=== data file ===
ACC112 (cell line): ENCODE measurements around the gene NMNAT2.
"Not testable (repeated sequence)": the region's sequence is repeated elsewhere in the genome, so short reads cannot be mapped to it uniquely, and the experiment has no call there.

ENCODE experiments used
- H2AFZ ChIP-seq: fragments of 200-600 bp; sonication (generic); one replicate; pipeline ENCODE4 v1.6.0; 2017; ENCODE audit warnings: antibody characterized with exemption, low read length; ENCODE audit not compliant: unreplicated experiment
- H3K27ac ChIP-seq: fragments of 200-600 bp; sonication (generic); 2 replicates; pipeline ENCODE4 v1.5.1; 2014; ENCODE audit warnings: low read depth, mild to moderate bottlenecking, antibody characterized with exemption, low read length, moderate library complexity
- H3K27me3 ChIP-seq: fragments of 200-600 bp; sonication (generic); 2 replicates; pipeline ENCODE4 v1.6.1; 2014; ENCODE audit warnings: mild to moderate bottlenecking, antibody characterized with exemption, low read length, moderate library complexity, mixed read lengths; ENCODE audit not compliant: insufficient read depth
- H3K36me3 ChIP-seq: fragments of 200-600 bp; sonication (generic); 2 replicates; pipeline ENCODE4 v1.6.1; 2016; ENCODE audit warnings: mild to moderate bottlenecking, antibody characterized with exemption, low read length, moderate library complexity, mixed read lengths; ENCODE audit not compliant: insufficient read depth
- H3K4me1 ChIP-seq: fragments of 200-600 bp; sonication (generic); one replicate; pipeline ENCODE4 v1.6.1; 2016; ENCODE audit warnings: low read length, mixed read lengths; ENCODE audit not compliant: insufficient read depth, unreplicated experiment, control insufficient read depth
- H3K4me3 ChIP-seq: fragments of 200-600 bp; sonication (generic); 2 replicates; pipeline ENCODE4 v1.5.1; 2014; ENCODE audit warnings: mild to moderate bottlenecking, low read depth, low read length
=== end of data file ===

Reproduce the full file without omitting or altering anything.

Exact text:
ACC112 (cell line): ENCODE measurements around the gene NMNAT2.
"Not testable (repeated sequence)": the region's sequence is repeated elsewhere in the genome, so short reads cannot be mapped to it uniquely, and the experiment has no call there.

ENCODE experiments used
- H2AFZ ChIP-seq: fragments of 200-600 bp; sonication (generic); one replicate; pipeline ENCODE4 v1.6.0; 2017; ENCODE audit warnings: antibody characterized with exemption, low read length; ENCODE audit not compliant: unreplicated experiment
- H3K27ac ChIP-seq: fragments of 200-600 bp; sonication (generic); 2 replicates; pipeline ENCODE4 v1.5.1; 2014; ENCODE audit warnings: low read depth, mild to moderate bottlenecking, antibody characterized with exemption, low read length, moderate library complexity
- H3K27me3 ChIP-seq: fragments of 200-600 bp; sonication (generic); 2 replicates; pipeline ENCODE4 v1.6.1; 2014; ENCODE audit warnings: mild to moderate bottlenecking, antibody characterized with exemption, low read length, moderate library complexity, mixed read lengths; ENCODE audit not compliant: insufficient read depth
- H3K36me3 ChIP-seq: fragments of 200-600 bp; sonication (generic); 2 replicates; pipeline ENCODE4 v1.6.1; 2016; ENCODE audit warnings: mild to moderate bottlenecking, antibody characterized with exemption, low read length, moderate library complexity, mixed read lengths; ENCODE audit not compliant: insufficient read depth
- H3K4me1 ChIP-seq: fragments of 200-600 bp; sonication (generic); one replicate; pipeline ENCODE4 v1.6.1; 2016; ENCODE audit warnings: low read length, mixed read lengths; ENCODE audit not compliant: insufficient read depth, unreplicated experiment, control insufficient read depth
- H3K4me3 ChIP-seq: fragments of 200-600 bp; sonication (generic); 2 replicates; pipeline ENCODE4 v1.5.1; 2014; ENCODE audit warnings: mild to moderate bottlenecking, low read depth, low read length